Coil Processing
Tuesday | 11 April, 2017 | 9:57 am

Fine lines

By Colin Linneweber

Select customers employ German slitting and packaging equipment that promise accuracy and are built to last

April 2017 - “Throughout Europe, South Africa and Asia—especially in China—Georg finishing lines are known,” says Jennifer Seidel, who serves as the equipment builder’s director of North American sales from Roanoke, Virginia. 

A privately held company founded by Heinrich Georg in Kreuztal, Germany, Georg’s North American subsidiary, Georg Capco Inc., began humbly in 1948, and has since experienced significant growth. The company presents a broad menu of coil processing lines, including edge trim and inspection, cut-to-length, multi-blanking, packaging and slitting. Georg’s slitting lines cut carbon and stainless steels, silicon steel, aluminum, together with other nonferrous materials, and alloys. Depending on the specifications of what metal processors need, machines can be designed to cut materials that range widely in thickness, strip width and coil weight; and run at speeds exceeding 500 meters per minute.

In order to meet the customer requirements regarding line speed, wide or thin strip, and ultra-high tensile strength, “Georg develops special line configurations for every application,” says Seidel.

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Georg’s multi-strip program can handle surface-sensitive materials with several different movable tension rolls.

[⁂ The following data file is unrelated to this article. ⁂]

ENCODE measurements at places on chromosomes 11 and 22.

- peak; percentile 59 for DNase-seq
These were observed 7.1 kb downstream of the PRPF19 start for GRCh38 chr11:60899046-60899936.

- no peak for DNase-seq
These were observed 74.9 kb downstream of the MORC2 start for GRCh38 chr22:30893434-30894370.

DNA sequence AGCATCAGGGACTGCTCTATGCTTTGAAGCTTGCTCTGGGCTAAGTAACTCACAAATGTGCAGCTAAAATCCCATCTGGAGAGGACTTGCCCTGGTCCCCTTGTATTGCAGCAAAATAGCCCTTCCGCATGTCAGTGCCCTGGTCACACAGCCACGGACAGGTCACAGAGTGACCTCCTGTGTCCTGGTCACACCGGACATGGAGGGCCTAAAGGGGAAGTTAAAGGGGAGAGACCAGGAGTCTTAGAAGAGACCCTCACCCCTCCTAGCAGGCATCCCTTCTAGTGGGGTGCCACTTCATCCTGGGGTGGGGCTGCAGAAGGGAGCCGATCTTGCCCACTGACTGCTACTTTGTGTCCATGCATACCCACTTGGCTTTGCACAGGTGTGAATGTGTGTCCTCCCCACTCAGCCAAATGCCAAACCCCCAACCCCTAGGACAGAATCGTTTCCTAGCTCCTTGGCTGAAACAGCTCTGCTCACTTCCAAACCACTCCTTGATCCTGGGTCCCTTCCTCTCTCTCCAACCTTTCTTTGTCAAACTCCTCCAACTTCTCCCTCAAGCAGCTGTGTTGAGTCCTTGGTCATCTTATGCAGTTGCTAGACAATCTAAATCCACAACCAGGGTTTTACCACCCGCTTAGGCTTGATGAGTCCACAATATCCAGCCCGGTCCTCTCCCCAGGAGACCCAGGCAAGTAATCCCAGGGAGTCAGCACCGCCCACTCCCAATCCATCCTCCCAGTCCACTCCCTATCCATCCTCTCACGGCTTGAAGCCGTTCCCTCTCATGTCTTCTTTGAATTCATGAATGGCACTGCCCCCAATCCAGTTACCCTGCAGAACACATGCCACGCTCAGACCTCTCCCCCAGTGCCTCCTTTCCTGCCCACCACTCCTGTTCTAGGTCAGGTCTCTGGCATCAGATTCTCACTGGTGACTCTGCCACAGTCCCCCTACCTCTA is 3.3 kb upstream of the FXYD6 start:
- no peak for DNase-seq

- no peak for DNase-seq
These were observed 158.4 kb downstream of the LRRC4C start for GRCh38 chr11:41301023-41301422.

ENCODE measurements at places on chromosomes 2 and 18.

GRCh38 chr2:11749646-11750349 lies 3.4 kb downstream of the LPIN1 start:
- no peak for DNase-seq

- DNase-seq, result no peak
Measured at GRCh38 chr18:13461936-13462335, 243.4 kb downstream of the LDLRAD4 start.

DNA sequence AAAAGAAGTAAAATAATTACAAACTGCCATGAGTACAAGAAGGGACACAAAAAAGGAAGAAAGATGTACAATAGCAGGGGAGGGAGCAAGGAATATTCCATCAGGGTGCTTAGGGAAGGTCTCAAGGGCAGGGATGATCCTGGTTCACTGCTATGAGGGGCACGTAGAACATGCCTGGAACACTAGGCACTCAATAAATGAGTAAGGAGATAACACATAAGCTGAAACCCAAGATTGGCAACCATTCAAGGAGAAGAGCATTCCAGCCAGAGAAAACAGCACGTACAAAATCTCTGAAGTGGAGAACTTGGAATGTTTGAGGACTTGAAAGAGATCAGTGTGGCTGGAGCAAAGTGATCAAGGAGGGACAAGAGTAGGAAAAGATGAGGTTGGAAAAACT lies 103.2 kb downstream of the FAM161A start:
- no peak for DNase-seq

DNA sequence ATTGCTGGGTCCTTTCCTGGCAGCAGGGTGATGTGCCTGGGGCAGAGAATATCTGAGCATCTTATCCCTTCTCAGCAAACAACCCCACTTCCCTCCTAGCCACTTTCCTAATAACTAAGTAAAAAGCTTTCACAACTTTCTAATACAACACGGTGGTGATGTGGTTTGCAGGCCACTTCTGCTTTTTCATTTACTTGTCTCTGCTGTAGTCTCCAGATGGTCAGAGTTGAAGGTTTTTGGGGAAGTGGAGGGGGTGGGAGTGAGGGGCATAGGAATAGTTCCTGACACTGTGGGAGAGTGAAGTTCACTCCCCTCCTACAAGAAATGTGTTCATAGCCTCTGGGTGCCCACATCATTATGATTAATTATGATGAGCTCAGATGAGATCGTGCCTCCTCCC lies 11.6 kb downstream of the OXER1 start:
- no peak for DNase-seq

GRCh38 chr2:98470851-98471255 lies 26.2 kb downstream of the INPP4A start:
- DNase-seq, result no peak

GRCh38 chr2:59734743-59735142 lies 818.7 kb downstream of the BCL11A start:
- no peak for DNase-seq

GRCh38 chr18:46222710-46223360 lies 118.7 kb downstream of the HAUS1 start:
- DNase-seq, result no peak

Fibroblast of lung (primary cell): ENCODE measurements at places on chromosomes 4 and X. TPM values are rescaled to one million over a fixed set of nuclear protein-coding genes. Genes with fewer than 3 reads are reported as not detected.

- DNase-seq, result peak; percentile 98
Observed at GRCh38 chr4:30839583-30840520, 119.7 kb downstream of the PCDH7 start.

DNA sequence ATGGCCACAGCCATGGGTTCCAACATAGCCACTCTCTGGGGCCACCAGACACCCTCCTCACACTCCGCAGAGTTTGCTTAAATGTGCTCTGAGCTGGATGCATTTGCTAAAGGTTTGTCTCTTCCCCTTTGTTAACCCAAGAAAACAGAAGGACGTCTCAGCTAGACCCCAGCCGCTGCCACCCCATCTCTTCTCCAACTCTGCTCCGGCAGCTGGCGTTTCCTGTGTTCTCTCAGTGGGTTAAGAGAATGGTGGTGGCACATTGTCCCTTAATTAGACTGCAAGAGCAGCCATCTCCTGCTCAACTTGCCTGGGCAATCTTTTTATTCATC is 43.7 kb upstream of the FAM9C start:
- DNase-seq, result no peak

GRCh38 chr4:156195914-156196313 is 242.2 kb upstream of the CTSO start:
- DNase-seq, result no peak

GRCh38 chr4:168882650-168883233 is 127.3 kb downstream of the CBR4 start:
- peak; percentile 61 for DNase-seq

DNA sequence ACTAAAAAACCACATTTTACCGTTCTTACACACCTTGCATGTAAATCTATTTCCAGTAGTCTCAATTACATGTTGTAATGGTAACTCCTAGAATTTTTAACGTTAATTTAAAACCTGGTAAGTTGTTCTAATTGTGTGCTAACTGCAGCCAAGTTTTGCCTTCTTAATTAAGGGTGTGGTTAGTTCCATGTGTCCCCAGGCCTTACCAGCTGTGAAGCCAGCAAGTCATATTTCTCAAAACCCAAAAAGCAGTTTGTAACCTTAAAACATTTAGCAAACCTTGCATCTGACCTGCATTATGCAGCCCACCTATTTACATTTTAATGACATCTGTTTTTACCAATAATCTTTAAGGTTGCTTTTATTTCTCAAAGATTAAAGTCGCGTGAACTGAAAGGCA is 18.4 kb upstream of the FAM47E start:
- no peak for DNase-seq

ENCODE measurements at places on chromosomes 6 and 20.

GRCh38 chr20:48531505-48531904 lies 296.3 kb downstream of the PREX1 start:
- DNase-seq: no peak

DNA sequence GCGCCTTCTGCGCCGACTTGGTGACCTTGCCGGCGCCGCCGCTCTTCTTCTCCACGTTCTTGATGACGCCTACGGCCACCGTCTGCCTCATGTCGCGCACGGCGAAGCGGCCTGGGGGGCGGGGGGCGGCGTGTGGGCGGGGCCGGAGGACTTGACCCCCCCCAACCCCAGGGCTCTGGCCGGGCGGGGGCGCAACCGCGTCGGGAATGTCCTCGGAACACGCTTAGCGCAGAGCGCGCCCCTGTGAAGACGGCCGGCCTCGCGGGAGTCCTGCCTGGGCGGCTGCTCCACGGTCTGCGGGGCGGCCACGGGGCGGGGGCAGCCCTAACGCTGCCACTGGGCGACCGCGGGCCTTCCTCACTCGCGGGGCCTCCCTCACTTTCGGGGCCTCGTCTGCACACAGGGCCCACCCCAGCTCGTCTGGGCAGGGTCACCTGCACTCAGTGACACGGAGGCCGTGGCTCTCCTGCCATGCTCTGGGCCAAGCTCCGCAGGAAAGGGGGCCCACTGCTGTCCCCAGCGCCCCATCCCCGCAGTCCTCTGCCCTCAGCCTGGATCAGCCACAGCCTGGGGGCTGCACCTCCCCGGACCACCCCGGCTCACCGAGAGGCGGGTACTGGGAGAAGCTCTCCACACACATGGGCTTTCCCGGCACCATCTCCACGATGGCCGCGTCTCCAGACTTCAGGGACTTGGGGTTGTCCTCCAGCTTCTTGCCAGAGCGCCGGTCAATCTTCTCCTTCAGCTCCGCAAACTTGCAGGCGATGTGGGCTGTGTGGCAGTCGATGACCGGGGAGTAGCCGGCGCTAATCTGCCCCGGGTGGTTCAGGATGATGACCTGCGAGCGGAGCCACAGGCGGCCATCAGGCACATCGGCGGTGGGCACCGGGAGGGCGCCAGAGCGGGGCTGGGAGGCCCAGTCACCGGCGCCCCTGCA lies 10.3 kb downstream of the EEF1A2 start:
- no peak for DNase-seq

“The maximum width is 114 inches for aluminum products. But normally, the steps are 50 inches, and continue in steps of 65 inches, 73 inches, 82 inches, 87 inches and 114 inches,” she says. “The thicknesses of the materials processed on our lines vary from 0.00315 inches to 0.5 inches and we find the right solution for every application.” Maximum coil weight at the entry end is 40 metric tons. “Coil sizes always depend on a customer’s needs,” she continues, “but are of course different for steel and aluminum.”

Special features

Georg’s slitting lines offer multiple special features and advantages, such as the handling of surface-sensitive materials with several different designs of movable tension units, automatic coil loading procedures,  and automated CNC separation systems, according to Seidel. From raw materials to a finished product, these features help companies in the aluminum, steel and copper markets to reduce downtime, increase output, enhance accuracy, maximize workplace efficiency and more. 

“Our slitting lines offer a gentle treatment of highly sensitive surfaces, such as car body parts and exposed parts,” where shape tolerances are very tight, as well as “painted strip material and/or bright annealed stainless steel, Seidel says. “This treatment, for example, is possible thanks to a special tensioning/braking system that adjusts to a material’s surface.”

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Depending on what processors need, Georg’s new line can cut materials at speeds above 500 meters per minute.

Another benefit is that Georg slitters can manage “a high number of cuts with low burr and excellent cutting edges due to slitting shear systems with a minimum deflection of the cutter shaft. Moreover, the outstanding winding results on the rewinder put our customers in a position to fulfill their duties to the end customer,” Seidel says. “Our slitting lines help our customers achieve high line availability,” and long-lasting operation “because we use reliable components and we have a very high quality standard for engineering,” says Seidel. “This makes the slitting line a solid mill- duty design that is optimized for the use in iron, steel and aluminum plants.”